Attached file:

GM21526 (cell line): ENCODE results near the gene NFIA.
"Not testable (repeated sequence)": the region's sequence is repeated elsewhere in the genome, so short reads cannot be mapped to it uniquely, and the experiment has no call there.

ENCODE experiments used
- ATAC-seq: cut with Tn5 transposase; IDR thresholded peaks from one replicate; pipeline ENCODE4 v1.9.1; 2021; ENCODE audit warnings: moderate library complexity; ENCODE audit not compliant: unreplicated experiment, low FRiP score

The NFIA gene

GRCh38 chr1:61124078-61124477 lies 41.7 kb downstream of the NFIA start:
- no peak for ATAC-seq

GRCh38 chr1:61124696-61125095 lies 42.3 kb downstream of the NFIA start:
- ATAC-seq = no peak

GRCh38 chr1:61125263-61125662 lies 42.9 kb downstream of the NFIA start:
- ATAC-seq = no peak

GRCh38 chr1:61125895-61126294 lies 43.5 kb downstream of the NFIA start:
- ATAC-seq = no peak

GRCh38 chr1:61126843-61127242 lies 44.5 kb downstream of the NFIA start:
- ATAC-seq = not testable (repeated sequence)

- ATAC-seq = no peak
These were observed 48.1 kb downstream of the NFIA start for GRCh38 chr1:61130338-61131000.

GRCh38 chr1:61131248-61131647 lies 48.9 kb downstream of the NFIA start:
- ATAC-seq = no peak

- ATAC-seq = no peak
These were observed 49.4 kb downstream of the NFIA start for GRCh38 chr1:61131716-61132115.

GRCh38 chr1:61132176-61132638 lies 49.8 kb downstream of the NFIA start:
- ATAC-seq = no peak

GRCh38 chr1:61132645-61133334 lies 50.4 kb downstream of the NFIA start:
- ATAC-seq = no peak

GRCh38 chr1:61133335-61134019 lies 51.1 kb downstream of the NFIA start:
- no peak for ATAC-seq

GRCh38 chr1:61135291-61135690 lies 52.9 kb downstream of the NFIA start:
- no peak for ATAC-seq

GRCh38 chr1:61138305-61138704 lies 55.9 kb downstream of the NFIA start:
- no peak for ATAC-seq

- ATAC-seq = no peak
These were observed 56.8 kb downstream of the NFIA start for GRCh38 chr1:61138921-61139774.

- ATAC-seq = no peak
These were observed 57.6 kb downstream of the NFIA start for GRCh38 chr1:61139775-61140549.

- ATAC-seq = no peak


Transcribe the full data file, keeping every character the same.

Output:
GM21526 (cell line): ENCODE results near the gene NFIA.
"Not testable (repeated sequence)": the region's sequence is repeated elsewhere in the genome, so short reads cannot be mapped to it uniquely, and the experiment has no call there.

ENCODE experiments used
- ATAC-seq: cut with Tn5 transposase; IDR thresholded peaks from one replicate; pipeline ENCODE4 v1.9.1; 2021; ENCODE audit warnings: moderate library complexity; ENCODE audit not compliant: unreplicated experiment, low FRiP score

The NFIA gene

GRCh38 chr1:61124078-61124477 lies 41.7 kb downstream of the NFIA start:
- no peak for ATAC-seq

GRCh38 chr1:61124696-61125095 lies 42.3 kb downstream of the NFIA start:
- ATAC-seq = no peak

GRCh38 chr1:61125263-61125662 lies 42.9 kb downstream of the NFIA start:
- ATAC-seq = no peak

GRCh38 chr1:61125895-61126294 lies 43.5 kb downstream of the NFIA start:
- ATAC-seq = no peak

GRCh38 chr1:61126843-61127242 lies 44.5 kb downstream of the NFIA start:
- ATAC-seq = not testable (repeated sequence)

- ATAC-seq = no peak
These were observed 48.1 kb downstream of the NFIA start for GRCh38 chr1:61130338-61131000.

GRCh38 chr1:61131248-61131647 lies 48.9 kb downstream of the NFIA start:
- ATAC-seq = no peak

- ATAC-seq = no peak
These were observed 49.4 kb downstream of the NFIA start for GRCh38 chr1:61131716-61132115.

GRCh38 chr1:61132176-61132638 lies 49.8 kb downstream of the NFIA start:
- ATAC-seq = no peak

GRCh38 chr1:61132645-61133334 lies 50.4 kb downstream of the NFIA start:
- ATAC-seq = no peak

GRCh38 chr1:61133335-61134019 lies 51.1 kb downstream of the NFIA start:
- no peak for ATAC-seq

GRCh38 chr1:61135291-61135690 lies 52.9 kb downstream of the NFIA start:
- no peak for ATAC-seq

GRCh38 chr1:61138305-61138704 lies 55.9 kb downstream of the NFIA start:
- no peak for ATAC-seq

- ATAC-seq = no peak
These were observed 56.8 kb downstream of the NFIA start for GRCh38 chr1:61138921-61139774.

- ATAC-seq = no peak
These were observed 57.6 kb downstream of the NFIA start for GRCh38 chr1:61139775-61140549.

- ATAC-seq = no peak